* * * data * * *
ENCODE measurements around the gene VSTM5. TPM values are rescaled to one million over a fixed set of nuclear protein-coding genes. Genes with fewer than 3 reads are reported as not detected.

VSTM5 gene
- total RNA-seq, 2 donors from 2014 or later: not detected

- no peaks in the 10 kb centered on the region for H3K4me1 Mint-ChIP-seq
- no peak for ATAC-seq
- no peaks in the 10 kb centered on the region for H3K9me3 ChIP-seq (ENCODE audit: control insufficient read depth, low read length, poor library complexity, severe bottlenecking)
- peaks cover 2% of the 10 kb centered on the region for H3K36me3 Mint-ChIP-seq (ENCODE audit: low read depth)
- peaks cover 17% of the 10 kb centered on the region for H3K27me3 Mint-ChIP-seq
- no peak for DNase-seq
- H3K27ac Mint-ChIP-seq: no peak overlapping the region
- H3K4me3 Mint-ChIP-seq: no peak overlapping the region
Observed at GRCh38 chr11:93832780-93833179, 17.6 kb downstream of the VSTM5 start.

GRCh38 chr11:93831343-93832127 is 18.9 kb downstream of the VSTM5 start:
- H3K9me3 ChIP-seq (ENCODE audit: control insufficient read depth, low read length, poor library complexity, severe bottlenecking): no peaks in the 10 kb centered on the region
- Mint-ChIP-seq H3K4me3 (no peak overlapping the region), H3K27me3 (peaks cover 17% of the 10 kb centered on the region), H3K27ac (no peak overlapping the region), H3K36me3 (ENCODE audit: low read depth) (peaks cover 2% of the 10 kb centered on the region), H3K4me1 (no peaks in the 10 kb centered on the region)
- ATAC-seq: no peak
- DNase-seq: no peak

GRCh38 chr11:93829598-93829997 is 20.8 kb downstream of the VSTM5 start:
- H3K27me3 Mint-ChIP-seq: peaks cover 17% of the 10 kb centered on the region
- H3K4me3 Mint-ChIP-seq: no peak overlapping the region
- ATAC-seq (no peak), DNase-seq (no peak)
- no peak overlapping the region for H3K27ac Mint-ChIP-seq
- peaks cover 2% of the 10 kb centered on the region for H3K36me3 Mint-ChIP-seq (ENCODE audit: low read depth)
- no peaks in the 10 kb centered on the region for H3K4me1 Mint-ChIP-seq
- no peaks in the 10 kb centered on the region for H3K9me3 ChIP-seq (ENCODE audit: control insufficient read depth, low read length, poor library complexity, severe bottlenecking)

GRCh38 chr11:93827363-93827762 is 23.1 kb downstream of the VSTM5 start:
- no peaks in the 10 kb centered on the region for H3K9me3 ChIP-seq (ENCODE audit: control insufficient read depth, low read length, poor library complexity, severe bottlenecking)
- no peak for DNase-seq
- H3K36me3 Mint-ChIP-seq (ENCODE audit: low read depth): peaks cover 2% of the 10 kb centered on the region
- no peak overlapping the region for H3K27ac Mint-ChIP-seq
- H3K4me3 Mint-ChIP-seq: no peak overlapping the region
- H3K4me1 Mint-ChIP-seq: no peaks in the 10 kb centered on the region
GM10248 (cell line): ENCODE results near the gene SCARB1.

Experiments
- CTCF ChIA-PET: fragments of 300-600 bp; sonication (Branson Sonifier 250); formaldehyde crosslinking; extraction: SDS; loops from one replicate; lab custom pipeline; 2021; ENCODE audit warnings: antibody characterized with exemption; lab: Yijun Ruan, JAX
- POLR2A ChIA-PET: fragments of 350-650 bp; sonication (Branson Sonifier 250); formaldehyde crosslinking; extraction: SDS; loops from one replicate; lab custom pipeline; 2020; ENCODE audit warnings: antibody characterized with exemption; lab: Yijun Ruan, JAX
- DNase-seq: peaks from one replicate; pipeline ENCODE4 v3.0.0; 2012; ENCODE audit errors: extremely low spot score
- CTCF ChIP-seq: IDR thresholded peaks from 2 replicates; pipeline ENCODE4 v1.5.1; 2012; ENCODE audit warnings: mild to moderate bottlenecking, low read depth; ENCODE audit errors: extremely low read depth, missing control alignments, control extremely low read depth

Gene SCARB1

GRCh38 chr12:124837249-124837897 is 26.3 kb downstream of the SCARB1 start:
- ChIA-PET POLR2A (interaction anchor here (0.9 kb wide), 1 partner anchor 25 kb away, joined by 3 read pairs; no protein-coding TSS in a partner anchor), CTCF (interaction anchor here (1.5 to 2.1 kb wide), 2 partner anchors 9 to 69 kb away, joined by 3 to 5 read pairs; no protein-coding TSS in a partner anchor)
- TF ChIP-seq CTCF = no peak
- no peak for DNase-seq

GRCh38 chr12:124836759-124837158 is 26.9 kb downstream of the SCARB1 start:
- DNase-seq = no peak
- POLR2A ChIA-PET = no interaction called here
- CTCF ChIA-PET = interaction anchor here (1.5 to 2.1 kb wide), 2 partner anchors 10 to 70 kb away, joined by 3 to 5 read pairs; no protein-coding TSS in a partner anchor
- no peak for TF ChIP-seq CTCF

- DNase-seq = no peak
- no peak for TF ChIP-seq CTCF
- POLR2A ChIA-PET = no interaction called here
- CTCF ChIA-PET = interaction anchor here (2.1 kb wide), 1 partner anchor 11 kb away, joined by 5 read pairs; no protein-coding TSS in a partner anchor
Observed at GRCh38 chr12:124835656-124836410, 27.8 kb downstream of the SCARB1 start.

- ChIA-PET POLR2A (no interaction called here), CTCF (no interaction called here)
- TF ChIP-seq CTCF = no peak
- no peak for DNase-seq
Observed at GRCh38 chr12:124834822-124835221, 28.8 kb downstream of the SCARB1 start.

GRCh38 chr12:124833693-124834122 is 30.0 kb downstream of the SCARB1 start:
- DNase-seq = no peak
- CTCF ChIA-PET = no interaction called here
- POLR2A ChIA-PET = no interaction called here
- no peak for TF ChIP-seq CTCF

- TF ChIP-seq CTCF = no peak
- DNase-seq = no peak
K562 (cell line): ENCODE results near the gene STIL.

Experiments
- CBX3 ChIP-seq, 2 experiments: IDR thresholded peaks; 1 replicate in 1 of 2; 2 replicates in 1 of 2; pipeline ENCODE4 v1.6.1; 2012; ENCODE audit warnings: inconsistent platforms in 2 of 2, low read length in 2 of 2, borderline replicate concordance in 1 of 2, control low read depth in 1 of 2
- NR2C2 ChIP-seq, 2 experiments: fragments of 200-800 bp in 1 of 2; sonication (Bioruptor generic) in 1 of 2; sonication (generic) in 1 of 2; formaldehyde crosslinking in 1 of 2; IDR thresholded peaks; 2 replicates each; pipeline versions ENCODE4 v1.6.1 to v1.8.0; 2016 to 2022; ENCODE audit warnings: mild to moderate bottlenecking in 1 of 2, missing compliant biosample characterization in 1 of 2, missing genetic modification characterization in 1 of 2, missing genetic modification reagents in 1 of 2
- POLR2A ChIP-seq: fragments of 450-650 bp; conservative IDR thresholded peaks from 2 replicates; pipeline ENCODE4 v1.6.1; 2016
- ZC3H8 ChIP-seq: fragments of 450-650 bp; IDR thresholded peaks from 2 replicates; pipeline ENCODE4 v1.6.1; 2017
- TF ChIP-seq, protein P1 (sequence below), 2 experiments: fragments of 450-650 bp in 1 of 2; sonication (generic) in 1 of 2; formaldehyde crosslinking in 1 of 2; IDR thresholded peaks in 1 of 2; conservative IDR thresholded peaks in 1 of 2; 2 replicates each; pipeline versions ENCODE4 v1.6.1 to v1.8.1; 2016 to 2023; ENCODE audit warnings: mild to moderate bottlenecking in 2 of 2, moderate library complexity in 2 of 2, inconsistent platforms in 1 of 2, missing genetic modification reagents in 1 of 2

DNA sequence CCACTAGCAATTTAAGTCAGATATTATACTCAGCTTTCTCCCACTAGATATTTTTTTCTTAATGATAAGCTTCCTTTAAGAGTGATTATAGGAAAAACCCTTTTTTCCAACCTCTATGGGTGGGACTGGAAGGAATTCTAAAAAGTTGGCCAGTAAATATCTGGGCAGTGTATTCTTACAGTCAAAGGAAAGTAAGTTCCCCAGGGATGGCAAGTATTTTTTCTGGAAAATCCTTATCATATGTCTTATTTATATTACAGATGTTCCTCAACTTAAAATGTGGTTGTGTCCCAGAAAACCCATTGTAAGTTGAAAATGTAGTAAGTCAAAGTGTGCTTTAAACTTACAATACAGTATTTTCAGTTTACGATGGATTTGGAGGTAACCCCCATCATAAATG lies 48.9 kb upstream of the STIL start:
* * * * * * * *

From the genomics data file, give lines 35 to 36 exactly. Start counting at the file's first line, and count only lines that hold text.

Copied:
- CTCF ChIA-PET: fragments of 300-600 bp; sonication (Branson Sonifier 250); formaldehyde crosslinking; extraction: SDS; loops from one replicate; lab custom pipeline; 2021; ENCODE audit warnings: antibody characterized with exemption; lab: Yijun Ruan, JAX
- POLR2A ChIA-PET: fragments of 350-650 bp; sonication (Branson Sonifier 250); formaldehyde crosslinking; extraction: SDS; loops from one replicate; lab custom pipeline; 2020; ENCODE audit warnings: antibody characterized with exemption; lab: Yijun Ruan, JAX